SYDNEY -- After a flat day on Wall Street, it promised to be a rather dull trading session here on the ASX.
And we weren't disappointed.
The S&P/ASX 200 (INDEX: ^AXJO ) closed down a paltry seven points to 4,429. Not to be outdone, the All Ordinaries (INDEX: ^AORD ) fell an uninspiring 10 points to 4,495.
The Aussie dollar at one stage dropped below U.S. $1.03 on weaker-than-expected Chinese data.
Perhaps former federal opposition leader John Hewson will get his way after all. He says the RBA should continue slashing interest rates so they are in line with other developed economies, saying it would be better if the cash rate were as low as 2%. That would do some damage to the Aussie dollar but breathe some life into our ailing economy.
But don't hold your breath.
U.S. Markets were soft overnight, with the Dow Jones Industrial Average (INDEX: ^DJI ) falling 0.1% to 13,268.6 and the S&P 500 down 0.25% to 1,402.3 points. Only the Nasdaq managed to close ahead, rising 0.3% to 3,059.9.
Traders are seemingly reluctant to jump into the market at the moment, pending the U.S. nonfarm payrolls report due on Friday and an auction of three- and five-year Spanish bonds later tonight.
What happened to all the excitement about the 50-basis-point cut in interest rates? Perhaps investors realized that, in the long-term, it doesn't really change anything.
As ever, despite the market being flat on the day, we had our usual selection of winners and losers.
In the black was Westpac (NSYE: WBK) after it reported results slightly ahead of expectations. Dividend-seeking investors (and really, who doesn't like a dividend?) were skipping all the way to their local branch, the interim dividend up $0.02 to $0.82.
Commonwealth Bank of Australia did its best to trump Westpac, announcing it was cutting its standard variable interest rate by 40 basis points. National Australia Bank remains the sector's whipping boy this month, only lopping 32 basis points off its rate. Westpac and ANZ are yet to move. The tension is almost unbearable.
Harvey Norman's third-quarter 2012 sales fell 8.1%. Australian sales were the major drag, dropping a ripsnorting 9.2%. Third-quarter profit before tax fell even harder, down 44% to $42 million. That brings PBT to $205 million in the last nine months. Shares closed down 1.5% to $2.04, up from the day's low of $1.97.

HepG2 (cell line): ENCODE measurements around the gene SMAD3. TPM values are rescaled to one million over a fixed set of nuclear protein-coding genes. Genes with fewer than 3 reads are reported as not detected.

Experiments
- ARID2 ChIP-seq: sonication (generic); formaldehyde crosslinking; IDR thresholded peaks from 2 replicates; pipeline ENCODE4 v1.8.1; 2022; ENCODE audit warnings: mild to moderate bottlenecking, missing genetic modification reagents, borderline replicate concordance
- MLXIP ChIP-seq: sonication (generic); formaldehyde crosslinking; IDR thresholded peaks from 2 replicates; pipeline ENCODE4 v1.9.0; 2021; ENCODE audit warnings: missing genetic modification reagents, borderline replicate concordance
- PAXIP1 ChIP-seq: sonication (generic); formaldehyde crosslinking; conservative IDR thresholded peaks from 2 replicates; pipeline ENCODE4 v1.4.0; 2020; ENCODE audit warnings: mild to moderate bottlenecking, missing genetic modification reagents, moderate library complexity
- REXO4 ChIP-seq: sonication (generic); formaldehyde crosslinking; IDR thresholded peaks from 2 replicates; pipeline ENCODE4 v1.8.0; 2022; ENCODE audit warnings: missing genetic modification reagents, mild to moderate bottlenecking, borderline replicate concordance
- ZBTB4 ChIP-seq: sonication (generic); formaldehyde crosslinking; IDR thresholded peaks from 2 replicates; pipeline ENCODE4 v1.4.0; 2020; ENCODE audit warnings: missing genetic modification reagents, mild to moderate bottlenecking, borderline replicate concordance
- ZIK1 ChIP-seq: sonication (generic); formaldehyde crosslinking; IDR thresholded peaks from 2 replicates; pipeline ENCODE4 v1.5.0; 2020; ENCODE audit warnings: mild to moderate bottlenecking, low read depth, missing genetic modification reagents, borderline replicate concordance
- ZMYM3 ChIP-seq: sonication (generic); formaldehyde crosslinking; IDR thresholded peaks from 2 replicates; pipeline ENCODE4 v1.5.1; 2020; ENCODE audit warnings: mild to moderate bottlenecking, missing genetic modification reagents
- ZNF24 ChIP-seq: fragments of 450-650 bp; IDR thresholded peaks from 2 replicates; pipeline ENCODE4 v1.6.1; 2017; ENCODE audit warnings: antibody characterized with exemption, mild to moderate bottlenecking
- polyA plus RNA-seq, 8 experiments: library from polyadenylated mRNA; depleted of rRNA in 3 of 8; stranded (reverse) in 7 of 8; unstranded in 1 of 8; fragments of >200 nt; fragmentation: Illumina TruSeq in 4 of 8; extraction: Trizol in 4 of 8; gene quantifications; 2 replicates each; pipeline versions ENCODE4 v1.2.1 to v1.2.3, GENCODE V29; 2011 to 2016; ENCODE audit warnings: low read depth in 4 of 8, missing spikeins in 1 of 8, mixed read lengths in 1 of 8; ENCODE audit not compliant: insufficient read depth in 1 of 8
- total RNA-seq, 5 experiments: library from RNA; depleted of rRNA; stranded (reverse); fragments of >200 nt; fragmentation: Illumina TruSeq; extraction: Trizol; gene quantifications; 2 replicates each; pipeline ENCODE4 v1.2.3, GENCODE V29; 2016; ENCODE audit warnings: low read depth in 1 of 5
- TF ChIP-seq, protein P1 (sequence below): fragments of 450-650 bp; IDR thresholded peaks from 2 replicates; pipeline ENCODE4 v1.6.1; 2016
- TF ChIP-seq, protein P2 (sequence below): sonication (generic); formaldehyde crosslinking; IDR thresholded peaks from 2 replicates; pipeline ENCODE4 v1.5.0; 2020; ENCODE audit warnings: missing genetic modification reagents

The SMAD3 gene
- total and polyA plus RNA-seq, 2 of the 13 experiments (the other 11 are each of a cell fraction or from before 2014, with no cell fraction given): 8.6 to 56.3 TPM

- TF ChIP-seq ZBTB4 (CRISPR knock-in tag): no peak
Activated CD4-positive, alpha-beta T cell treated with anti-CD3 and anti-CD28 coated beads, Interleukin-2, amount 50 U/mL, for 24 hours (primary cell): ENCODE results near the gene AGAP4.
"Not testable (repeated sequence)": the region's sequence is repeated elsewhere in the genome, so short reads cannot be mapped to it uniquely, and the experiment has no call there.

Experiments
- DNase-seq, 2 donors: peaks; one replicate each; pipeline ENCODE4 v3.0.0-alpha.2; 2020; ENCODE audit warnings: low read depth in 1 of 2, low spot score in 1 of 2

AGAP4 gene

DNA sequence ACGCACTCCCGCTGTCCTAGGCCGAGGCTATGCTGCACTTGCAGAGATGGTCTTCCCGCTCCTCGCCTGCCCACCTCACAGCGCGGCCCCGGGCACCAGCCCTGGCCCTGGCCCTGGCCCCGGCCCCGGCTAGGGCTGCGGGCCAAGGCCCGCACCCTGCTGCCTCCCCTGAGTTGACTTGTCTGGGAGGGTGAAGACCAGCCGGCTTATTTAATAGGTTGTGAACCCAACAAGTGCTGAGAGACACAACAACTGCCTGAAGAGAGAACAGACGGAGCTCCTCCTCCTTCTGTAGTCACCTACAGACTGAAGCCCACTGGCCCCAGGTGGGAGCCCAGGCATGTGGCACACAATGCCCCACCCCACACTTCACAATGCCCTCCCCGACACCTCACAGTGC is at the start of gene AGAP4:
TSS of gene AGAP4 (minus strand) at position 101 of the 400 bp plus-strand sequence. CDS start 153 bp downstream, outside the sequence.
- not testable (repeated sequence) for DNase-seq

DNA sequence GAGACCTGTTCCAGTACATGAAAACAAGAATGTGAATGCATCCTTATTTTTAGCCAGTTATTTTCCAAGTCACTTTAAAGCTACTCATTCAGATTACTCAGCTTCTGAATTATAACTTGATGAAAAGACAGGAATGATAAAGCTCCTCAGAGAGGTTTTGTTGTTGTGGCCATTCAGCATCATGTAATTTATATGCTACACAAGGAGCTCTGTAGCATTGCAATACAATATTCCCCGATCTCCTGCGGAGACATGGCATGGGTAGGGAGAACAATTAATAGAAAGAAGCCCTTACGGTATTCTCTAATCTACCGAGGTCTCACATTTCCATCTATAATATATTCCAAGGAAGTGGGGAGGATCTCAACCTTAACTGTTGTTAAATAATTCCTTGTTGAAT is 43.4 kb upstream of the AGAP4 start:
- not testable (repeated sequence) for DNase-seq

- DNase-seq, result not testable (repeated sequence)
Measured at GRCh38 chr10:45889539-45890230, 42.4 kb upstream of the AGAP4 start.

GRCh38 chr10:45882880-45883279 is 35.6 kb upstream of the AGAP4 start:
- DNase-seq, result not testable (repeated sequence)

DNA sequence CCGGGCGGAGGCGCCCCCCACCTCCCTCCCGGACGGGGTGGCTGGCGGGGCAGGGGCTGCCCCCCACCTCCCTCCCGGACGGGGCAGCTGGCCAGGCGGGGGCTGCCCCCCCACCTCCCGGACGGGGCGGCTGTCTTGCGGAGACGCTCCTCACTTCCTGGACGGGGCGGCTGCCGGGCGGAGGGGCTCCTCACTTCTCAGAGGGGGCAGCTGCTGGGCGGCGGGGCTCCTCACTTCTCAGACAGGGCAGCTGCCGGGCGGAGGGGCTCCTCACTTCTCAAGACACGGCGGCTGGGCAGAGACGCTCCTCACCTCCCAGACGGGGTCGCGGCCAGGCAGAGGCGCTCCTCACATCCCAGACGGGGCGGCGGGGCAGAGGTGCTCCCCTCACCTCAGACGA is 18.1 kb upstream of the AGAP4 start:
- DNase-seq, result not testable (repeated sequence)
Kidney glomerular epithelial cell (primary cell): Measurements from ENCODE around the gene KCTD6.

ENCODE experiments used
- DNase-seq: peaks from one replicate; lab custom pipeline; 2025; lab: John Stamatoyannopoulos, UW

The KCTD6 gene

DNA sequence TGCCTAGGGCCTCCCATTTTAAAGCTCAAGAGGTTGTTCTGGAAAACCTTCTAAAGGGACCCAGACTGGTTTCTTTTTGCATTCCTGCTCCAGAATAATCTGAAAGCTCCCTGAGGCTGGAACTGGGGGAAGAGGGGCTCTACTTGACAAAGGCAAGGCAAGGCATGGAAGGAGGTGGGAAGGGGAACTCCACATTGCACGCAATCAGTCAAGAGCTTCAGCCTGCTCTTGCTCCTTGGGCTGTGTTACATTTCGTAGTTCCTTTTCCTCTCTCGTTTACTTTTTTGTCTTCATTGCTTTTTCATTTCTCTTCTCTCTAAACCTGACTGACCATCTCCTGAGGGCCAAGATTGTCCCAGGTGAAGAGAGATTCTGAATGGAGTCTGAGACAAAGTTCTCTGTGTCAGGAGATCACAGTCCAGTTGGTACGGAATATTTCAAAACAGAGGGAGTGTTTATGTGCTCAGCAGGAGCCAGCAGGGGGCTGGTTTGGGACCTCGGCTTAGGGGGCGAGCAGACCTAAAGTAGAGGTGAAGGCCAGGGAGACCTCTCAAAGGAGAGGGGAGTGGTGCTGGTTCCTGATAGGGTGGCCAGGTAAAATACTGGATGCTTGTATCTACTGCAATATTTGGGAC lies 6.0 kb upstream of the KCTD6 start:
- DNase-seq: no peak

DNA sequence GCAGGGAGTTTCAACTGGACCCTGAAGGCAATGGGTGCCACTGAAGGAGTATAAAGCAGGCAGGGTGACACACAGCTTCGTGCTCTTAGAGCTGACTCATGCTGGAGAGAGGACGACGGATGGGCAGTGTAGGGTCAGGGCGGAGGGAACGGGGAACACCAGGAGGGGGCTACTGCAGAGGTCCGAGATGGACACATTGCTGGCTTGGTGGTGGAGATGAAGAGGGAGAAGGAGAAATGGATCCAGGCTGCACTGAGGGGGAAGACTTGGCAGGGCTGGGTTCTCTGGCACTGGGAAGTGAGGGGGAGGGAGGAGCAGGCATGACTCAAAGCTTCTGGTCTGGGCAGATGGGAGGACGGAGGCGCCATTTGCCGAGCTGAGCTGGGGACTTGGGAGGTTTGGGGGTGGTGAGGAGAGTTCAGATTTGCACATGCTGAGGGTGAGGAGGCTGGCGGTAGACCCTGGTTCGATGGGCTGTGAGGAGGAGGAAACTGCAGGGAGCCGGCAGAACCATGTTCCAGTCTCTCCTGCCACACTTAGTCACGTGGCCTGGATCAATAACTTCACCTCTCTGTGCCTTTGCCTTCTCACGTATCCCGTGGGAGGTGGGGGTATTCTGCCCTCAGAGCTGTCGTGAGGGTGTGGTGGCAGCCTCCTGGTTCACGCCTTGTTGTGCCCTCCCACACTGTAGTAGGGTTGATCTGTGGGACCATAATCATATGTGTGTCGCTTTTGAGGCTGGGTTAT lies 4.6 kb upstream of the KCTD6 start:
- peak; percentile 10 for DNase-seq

No surprise, then, that fellow retailers David Jones and JB Hi-Fi also took it on the chin, falling similar amounts.
Who would be a retailer?
Woolworths -- that's who. Its shares rose 1.6%, perhaps as Australia's millions of savers cycled out of term deposits and into high-dividend shares. QBE Insurance rode the wave, too -- more than can be said of Billabong International, which saw another 2.3% wiped off its market capitalization.
Befitting a flat day on the markets, BHP Billiton (NYSE: BHP ) closed at exactly the same price it opened: $36.25. The chart below shows the day's movements in all their Technicolor glory.
Source: Yahoo Finance.
Fellow mining giant Rio Tinto spoiled the party, falling 1.1%. The AFR ran a front-page story saying soaring costs are forcing the company to review its coal expansion plans. Surely it's only a matter of days before Clive Palmer announces he'll take them off Rio's hands? Stranger things have happened (Titanic II, anyone?).
And finally, ASX Limited has reported a 2.7% fall in underlying net profit, while Iress Market Technology reported segment profit growth of just 2.9%.
Iress said short-term growth prospects look weak, but "in due course operating conditions will turn ... providing a sound basis for medium term growth." The market was having none of it, however, sending the shares down 5.3%.
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The Motley Fool's purpose is to help the world invest, better. Take Stock is The Motley Fool's free investing newsletter. Packed with stock ideas and investing advice, it is essential reading for anyone looking to build and grow their wealth in the years ahead. Click here now to request your free subscription, while it's still available. Bruce Jackson has an interest in CBA, WBC, ANZ, NAB, BHP and WOW. This article contains general investment advice only (under AFSL 400691).